Like every other good, terrified parent, Andy and I are trying our best to not screw up our kids. If I’ve learned anything from my 16 months of being a parent, it’s that there are a lot of rules. When you’re traveling, none of the rules apply. Do you hear me? None.
To be fair, even before kids came a long, traveling has always lent itself well to breaking a few rules. Nothing big, of course, just playing it a little fast and loose with social norms like drinking Red Bull or beer before 8 AM, sneaking a weapon into a facility that’s trying really hard to be highly secured or even crazy things like not keeping your arms and legs inside the vehicle at all times.
Here are a few of the wacky things we’ve let go of so far, at least for as long as we’re in another country:
- Letting strangers put random food in my babies’ mouths.
While I hope not to make this a common practice, this did happen. No joke. The girls were just nine months old when we went to Panama – which for those of you who don’t know, means they weren’t exactly scarfing down steak and potatoes yet. One morning at the island’s mini mart while I was digging in my purse for money, the friendly Panamanian woman who worked there was chatting with Paige. I was wearing her like this:
The next thing I know, the woman popped a piece of croissant in her mouth. Then, before I had a chance to say anything, she took another piece, decided it was a little too big, bit it in two, and popped the remaining piece into Millie’s mouth. And that is how my my organic vegetable, free-range chicken loving Portlanders were initiated into the world of sweet breads from random strangers. Yum!?
- Letting strangers take it one step further…
Along those same lines of crossing what I consider to be normal personal bubble boundaries, at one point on that same trip I was waiting in line to buy ferry tickets (yep, for this terrible ride) when a couple in front of me was fawning over Paige who was sticking her tongue out.
Anyway, the couple was commenting on this and before I knew it, the woman started poking little Paige’s tongue with her finger. Us crazy Americans with our huge personal bubbles, am I right? What are you gonna do?
- Letting screen time into our lives, big time…
The first thing they do when you arrive at Miraflores Locks at the Panama Canal is usher you into a theater to watch a introductory movie on the history of the canal. Nine months of no screen time and BAM! we take them to a loud, flashy 3D movie. We turned down the 3D glasses for the kids but they watched it nonetheless.
- Letting even more screen time in…
Because, you know, time differences and being really, really tired and needing a break.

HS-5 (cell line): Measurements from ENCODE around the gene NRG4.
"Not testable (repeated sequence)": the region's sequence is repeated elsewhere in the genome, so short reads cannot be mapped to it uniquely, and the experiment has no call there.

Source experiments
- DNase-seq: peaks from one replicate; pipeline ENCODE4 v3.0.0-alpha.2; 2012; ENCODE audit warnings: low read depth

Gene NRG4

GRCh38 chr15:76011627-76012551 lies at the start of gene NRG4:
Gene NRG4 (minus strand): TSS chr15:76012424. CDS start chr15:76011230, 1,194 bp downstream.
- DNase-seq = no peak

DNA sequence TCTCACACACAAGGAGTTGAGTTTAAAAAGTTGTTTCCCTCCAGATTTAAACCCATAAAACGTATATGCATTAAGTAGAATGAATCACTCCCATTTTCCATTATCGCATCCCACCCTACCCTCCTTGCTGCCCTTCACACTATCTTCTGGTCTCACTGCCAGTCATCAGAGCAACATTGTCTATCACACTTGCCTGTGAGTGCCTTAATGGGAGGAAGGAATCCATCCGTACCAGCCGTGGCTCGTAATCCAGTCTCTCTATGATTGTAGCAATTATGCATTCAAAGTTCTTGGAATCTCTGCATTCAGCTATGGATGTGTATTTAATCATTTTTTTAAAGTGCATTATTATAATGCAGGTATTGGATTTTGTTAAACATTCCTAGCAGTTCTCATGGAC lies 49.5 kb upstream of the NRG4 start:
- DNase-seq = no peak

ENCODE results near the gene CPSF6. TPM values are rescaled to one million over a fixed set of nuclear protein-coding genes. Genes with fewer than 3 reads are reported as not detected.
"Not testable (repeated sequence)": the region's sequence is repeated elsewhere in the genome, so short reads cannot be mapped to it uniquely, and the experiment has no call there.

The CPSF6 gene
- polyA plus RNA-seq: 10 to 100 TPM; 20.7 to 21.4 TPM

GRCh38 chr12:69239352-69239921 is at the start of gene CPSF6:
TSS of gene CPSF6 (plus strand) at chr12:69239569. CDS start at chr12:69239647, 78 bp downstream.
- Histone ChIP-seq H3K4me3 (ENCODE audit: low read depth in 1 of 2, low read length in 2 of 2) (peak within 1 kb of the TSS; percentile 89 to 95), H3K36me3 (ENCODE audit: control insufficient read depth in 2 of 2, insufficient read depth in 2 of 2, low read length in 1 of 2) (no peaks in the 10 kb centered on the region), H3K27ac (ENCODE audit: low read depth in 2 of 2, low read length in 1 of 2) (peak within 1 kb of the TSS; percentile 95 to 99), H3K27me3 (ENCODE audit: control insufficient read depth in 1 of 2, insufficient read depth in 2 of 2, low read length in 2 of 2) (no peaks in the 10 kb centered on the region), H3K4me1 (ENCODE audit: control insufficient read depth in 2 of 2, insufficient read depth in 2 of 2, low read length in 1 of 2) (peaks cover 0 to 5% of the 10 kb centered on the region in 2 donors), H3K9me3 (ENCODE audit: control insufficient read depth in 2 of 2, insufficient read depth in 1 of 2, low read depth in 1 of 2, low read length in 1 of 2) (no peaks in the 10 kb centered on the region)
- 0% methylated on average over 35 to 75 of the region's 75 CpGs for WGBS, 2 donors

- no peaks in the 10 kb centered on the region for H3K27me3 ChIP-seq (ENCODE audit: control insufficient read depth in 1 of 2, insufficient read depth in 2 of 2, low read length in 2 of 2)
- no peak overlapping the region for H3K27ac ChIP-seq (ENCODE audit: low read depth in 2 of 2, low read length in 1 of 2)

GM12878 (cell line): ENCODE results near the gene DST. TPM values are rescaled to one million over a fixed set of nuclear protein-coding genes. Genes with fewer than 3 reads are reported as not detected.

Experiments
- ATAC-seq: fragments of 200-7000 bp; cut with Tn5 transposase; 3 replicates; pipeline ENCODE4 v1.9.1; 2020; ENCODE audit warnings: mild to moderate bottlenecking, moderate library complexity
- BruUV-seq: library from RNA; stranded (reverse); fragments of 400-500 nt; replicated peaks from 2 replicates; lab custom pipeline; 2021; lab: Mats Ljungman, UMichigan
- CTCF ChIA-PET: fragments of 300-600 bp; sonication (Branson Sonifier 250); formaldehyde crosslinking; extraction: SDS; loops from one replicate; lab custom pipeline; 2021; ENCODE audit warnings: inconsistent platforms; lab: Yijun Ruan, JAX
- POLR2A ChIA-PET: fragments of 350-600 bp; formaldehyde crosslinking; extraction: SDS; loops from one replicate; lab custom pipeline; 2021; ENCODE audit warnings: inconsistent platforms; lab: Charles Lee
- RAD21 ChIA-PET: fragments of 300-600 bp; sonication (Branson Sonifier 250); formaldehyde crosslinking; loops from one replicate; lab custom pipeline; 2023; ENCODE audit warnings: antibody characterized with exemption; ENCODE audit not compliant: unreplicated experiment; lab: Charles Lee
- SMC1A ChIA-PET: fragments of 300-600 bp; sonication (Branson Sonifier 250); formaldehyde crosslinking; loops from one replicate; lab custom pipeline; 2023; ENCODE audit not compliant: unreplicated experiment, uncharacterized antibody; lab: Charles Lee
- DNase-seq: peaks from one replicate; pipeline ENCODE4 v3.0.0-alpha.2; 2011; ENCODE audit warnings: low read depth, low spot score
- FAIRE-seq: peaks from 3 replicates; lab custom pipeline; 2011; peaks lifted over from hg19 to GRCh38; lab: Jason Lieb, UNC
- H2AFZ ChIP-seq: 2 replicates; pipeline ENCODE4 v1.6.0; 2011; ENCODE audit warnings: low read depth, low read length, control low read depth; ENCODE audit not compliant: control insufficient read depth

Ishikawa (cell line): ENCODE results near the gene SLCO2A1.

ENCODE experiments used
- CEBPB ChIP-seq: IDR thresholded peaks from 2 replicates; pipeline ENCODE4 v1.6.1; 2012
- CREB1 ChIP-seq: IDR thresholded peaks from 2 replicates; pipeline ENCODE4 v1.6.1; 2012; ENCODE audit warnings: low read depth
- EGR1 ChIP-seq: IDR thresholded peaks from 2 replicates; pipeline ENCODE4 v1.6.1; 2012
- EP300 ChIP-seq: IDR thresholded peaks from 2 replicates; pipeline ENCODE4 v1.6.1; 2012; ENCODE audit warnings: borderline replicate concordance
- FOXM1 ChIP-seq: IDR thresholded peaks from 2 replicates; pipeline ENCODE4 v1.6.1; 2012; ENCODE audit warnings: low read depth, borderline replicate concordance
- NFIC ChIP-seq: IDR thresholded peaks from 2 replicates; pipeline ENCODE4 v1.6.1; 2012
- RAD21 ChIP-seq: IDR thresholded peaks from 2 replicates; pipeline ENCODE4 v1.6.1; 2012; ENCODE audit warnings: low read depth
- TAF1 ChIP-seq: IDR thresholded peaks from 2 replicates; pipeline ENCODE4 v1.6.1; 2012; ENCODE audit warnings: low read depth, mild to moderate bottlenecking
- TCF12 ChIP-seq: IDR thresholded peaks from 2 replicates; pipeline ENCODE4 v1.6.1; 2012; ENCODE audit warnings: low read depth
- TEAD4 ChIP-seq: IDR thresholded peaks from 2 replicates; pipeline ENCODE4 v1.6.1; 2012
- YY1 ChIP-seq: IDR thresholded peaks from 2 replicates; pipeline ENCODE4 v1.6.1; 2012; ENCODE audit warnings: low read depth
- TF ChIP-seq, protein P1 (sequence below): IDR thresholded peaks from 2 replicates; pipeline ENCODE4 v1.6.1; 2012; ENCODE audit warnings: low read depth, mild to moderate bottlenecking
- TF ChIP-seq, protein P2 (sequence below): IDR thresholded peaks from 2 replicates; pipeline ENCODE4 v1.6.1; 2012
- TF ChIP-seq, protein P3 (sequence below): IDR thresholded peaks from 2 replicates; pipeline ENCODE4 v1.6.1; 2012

The good news is that they really upped their sign language game on that trip.
- Being forced by restaurant staff to give up personal rules about diaper changes…
I’m an American; I live in a land where the second you become a parent you have to start apologizing to everyone. I’m constantly sorry for the noise my babies make, the space they take up, the fact that they aren’t adorably cooing at you when you got right in their faces and terrified them at the grocery store. I’m sorry; I’m sorry all the time. So in Belgium, when one of my girls needed a diaper change I was ready to be sorry and to handle the situation as discreetly as possible, until they were like, “Meh, babies need changed, we won’t shame you for it.”
Guys, it was crazy. I was so uncomfortable.
I took a baby inside at a restaurant fully prepared to do a quick, apologetic standing diaper change in a bathroom stall. As I headed back a waiter stopped me and asked, in French, something along the lines of, “Is this trip to the restroom for the baby?” I answered yes (in Spanish, of course, because I always seem to accidentally revert to the one foreign language I do speak when faced with any foreign language) and he whipped out a changing pad. Graciously, I took it and continued to head on back. He stopped me, took it back and plopped it down on one of the tables. Astonished, I asked, “¿¡Aqui!?”. Disinterested as to why this foreign woman (American? Maybe Spanish?) was having a hard time understanding, he nodded and walked away leaving my baby and I with all our American shame and no one to apologize to.
- Letting kids play in the back of a random van…
Growing up I was always told not to get into the back of random vans but we might just have to let our kids break this rule if we ever make it back to Guatapé, Colombia. It would just be too funny to pass up.
And there you have it, in black and white, all the reasons how traveling has made us screw up our parenting little by little. Something tells me they’ll still be okay though. I mean, how could they not, they’re not even two and they’ve already mastered the art of not needing a Red Bull before 8 AM… or any other time for that matter.